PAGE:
Preliminary effect and acceptability of an intervention to improve end-of-life care in long-term-care facilities: A feasibility study

Chihiro Yamagata, Sachiko Matsumoto, Mitsunori Miyashita, Yusuke Kanno, Atsuko Taguchi, Kana Sato, Hiroki Fukahori

Research output: Contribution to journalArticlepeer-review

1 Citation (Scopus)


The number of deaths of older adults in long-term care settings will increase with the aging population. Nurses and care workers in these settings face various challenges in providing end-of-life care, and interventions for quality end-of-life care may be useful. This feasibility study aims to explore the preliminary effect and acceptability of an intervention named the EOL Care Tool to improve end-of-life care in long-term-care facilities. We conducted a single-arm quasi-experimental study using mixed methods. This tool consisted of multiple components: professionalized lectures, newly developed structured documents, regular conferences regarding end-of-life care, and educational support from administrators. Twenty-four nurses and fifty-five care workers employed in a long-term care facility participated. For nurses, improvement in attitudes toward end-of-life care (p < 0.05) and interdisciplinary collaboration (p < 0.05) were shown quantitatively. Regarding acceptability, nurses and care workers evaluated the tool positively except for the difficulty of using the new documents. However, qualitative results showed that care workers felt the reluctance to address the work regarding end-of-life care. Therefore, a good preliminary effect and acceptability for nurses were indicated, while acceptability for care workers was only moderate. Revision to address the mentioned issues and evaluation of the revised tool with a more robust research design are required.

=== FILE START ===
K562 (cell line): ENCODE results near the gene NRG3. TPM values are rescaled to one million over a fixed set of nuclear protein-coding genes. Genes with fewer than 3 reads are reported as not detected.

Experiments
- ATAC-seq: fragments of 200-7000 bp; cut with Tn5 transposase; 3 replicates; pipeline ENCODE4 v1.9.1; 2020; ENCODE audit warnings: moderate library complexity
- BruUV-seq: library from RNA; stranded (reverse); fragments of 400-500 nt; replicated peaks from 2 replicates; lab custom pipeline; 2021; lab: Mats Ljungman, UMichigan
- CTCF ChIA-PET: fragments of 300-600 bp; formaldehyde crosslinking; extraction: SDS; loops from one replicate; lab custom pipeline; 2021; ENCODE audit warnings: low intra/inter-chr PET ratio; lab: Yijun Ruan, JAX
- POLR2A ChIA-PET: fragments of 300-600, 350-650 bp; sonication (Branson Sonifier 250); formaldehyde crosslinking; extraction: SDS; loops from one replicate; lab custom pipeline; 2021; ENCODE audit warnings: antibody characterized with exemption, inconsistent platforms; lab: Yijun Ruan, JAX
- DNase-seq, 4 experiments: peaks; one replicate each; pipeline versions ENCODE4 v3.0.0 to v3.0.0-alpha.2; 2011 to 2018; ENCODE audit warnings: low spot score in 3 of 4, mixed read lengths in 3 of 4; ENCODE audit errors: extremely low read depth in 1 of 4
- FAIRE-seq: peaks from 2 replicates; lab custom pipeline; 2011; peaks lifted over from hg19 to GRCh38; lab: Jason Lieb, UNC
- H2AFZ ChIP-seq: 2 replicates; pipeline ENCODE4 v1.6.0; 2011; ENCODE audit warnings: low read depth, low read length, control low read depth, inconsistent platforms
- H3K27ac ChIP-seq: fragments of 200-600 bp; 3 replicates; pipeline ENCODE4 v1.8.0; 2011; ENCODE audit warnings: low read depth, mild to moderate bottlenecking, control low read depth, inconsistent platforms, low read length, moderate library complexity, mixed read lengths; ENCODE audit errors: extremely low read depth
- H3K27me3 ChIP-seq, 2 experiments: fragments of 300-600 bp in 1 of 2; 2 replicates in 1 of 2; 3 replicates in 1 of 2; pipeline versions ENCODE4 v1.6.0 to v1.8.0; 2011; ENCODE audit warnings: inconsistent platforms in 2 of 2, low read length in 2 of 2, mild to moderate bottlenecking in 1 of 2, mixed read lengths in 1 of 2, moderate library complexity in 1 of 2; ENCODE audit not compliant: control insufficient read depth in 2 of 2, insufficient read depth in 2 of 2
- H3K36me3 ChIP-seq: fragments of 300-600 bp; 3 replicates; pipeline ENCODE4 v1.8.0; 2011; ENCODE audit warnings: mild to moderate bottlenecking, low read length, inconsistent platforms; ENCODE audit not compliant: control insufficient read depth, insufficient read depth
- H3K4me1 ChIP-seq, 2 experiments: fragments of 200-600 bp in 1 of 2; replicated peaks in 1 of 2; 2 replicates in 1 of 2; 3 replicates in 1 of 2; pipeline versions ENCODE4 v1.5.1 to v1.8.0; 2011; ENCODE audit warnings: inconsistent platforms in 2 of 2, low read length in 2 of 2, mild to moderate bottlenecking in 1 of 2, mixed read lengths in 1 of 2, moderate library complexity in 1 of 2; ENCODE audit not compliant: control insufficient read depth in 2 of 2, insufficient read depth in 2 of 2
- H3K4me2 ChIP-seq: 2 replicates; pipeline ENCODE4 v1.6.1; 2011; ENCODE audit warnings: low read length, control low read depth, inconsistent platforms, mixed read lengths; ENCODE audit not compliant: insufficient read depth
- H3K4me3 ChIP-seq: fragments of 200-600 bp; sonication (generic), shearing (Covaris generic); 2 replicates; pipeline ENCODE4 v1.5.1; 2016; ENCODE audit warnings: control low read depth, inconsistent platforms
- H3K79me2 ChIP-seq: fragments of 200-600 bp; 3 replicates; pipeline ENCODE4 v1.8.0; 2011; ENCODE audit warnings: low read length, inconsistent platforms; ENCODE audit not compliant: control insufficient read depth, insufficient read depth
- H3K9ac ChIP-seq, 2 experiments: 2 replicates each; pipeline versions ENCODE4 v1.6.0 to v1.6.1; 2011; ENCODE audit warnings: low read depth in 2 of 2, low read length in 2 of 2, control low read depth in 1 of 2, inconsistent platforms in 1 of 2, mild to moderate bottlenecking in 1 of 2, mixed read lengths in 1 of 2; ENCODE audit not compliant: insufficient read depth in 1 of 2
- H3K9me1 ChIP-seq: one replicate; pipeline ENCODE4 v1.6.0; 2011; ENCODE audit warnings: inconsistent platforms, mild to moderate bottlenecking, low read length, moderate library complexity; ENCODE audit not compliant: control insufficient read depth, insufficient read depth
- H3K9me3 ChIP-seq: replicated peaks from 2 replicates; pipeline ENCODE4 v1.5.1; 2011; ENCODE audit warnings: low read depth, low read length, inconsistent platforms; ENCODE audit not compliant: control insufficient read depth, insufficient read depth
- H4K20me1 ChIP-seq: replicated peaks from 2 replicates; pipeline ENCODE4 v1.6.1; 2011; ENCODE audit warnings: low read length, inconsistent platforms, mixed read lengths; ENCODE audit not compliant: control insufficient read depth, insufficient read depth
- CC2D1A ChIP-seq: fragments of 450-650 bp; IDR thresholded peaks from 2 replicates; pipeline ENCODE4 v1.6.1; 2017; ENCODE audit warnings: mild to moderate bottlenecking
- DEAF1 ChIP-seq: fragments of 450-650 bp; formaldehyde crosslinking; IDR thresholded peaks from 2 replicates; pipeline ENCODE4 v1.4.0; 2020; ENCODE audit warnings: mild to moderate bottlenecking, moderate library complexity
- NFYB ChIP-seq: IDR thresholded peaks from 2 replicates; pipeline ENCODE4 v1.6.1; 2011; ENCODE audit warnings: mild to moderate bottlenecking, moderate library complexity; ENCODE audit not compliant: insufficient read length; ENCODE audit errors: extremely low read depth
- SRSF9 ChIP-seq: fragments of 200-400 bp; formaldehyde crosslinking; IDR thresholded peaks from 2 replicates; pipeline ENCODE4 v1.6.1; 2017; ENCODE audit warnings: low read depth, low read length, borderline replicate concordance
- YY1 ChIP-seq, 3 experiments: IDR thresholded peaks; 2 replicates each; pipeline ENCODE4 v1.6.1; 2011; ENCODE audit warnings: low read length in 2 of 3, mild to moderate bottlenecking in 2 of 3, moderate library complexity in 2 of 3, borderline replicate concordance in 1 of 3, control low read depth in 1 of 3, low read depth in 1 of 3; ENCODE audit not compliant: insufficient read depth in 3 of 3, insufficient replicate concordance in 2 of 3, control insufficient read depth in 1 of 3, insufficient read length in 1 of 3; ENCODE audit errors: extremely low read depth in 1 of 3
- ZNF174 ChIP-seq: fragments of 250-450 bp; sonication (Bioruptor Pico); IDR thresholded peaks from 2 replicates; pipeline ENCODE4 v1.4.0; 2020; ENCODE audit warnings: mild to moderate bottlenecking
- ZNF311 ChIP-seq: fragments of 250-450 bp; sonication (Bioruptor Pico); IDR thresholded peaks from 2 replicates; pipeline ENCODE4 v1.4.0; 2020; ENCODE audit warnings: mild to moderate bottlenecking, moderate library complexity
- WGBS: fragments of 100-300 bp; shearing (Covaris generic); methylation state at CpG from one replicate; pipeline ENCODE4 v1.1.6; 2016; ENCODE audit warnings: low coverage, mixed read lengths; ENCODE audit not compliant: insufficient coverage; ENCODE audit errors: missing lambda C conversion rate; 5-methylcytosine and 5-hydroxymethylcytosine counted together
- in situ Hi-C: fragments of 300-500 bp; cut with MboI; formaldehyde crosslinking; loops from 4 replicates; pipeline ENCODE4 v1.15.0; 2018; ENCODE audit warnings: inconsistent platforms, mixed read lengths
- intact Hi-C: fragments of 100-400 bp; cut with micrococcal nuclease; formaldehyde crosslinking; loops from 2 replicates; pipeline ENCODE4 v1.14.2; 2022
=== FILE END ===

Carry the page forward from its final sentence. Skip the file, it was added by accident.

Original languageEnglish
Article number1194
JournalHealthcare (Switzerland)
Issue number9
Publication statusPublished - 2021 Sept


  • Allied health personnel
  • Long-term care
  • Nurses
  • Residential facilities

ASJC Scopus subject areas

  • Leadership and Management
  • Health Policy
  • Health Informatics
  • Health Information Management


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